Tech in Wales: The March 2018 roundup
Nic Fearn, editor of Tech Dragons, rounds up the latest technology news to emerge from Wales throughout the month of March 2018.
March happened to be yet another month of opportunity for the Welsh technology industry. There were a plethora of exciting milestones, from the opening of a new school of technology to the announcement of 50 new high-skilled jobs for the sector.
Here’s our round-up of the best Welsh tech news stories from the past month.
EdTech firm raises £500,000
Simply Do Ideas, a high-growth education technology based in Cardiff, closed a £500,000 investment round backed by the Development Bank of Wales.
Founded in 2015, the company develops solutions to help people build and test their ideas. Lee Sharma set up the firm “after seeing the frustrations that startups and existing organisations faced in taking a raw idea through to execution”.
Since launching, it’s created a range of cloud-based, B2B software-as-a-service and business-process-as-a-service platforms.
And last year, the firm was chosen as one of Innovation Point’s Digital Dozen, a group of Welsh technology companies that are set to generate a combined turnover of £100m by 2020.
The company will use the money to expand its product portfolio and reach new customers. “Our plan is to become the de facto choice for organisations looking for a simpler way to support early-stage innovation,” revealed Sharma.
“With the support of these funds and the fantastic investor group behind us, we will continue to grow our market share and cement our position between industry and academia.”
Barclays opens Cardiff GreenTech lab
Banking giant Barclays opened the doors to a GreenTech lab in Cardiff, which will support companies and entrepreneurs developing sustainable technologies.
Located at Brunel House in the centre of Cardiff, the facility provides firms with around-the-clock access to shared office space, a mentorship scheme and networking opportunities.
Earlier this year, Barclays brought its Eagle Labs programme to Wales following the opening of centres in Salford, London and Edinburgh. It sports 120 seats and an R&D centre.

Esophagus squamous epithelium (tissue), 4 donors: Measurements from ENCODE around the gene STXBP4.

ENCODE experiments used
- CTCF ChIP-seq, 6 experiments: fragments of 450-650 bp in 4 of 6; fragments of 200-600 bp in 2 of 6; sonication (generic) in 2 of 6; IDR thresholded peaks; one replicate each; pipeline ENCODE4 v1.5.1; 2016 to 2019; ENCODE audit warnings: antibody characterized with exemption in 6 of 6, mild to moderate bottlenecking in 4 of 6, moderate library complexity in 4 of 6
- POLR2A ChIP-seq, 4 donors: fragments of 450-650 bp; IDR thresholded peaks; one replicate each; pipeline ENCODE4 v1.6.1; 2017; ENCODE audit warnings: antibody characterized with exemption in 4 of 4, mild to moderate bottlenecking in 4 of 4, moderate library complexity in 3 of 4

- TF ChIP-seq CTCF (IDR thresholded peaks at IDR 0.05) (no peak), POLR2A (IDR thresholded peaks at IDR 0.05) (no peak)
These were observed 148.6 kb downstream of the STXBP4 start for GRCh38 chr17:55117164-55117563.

Dr Rhian-Mari Thomas, chair of Barclays Green Banking Council, said the lab will boost the Welsh greentech sector.
She said: “Barclays, like so many of our clients, recognises that addressing environmental challenges is not only a necessity but a compelling economic opportunity.
“We have already successfully launched a suite of pioneering green financial products and so we are delighted to be able to build on our expertise by launching new, innovative Green labs to support this vibrant growth sector.”
PropTech startup gets new chairman
University Cribs, a platform where students can find affordable housing, appointed seasoned entrepreneur David Murray-Hundley as its new chairman.
Murray-Hundley, who specialises in scaling firms, will help grow the firm. He’s already supported the likes of Borrow My Doggy, E Fundamentals, Crowdstacker and My Training Passport.
He met the company’s founders, Jack Jenkins, Daniel Jefferys and Christian Samuel, when they took part on Innovation Point’s Digital Dozen accelerator programme.
Jenkins said: “David sat on the judging panel when we initially pitched to be a part of the Digital Dozen accelerator. We were looking towards our next Seed funding round after a promising year, and I think he took a shine to us.
“We feel David’s appointment as chairman will help us deliver this for our shareholders. This move will become integral to our transition from a startup to a structured scaleup business.”
Murray-Hundley praised the company, saying: “Working with University Cribs on the Welsh accelerator, I’ve seen how the company has adapted to a challenging and constantly changing market.
“This funding round is a positive milestone on their journey, but there are some challenges ahead. I’m hoping I can use a few grey hairs to help them tackle those proactively.
Dutch FinTech to create 50 jobs
Dutch FinTech giant Backbase announced plans to create 50 new jobs in Cardiff after receiving investment from the Welsh Government.
Speaking in March, Economy Secretary Ken Skates said the company will be expanding its research and development facility in the Welsh capital. It already has offices in Europe, the US and Asia.
The company develops omni-channel banking software. It’s offering positions across areas such as software development, software testing and client support.
Chris Whitcombe, CTO of Backbase Wales, said: “The partnership with the Welsh Government was instrumental in bringing Backbase to Wales, not just in terms of making it easy but the relationships they have been able to introduce us to.
“The tremendous pool of talent in the fintech sector and the better work life balance available were also factors in our decision to invest in Wales.”
New school of technology opens
The Cardiff School of Technologies, which will recruit two thousand students by 2024, was formally launched at the Welsh Assembly last month
Based at Cardiff Metropolitan University, the institution is aimed at supporting the needs of the Welsh technology sector. It’ll offer courses in areas such as data science, cyber security, mobile computing, artificial intelligence and systems engineering.
Speaking to an audience of politicians, business partners and leaders, entrepreneurs, students and academics, Cardiff Met vice-chancellor Cara Aitchison said the school will accelerate the growth of Welsh tech.
“This new proposal has been developed following extensive research and consultation, and will have significant impact on the economy of the City and the wider Cardiff Capital Region,” she said.
“The proposed new school is focused on education, research, innovation and higher-level skills in digital media and smart technology, data science and informatics, and systems engineering and design technology.”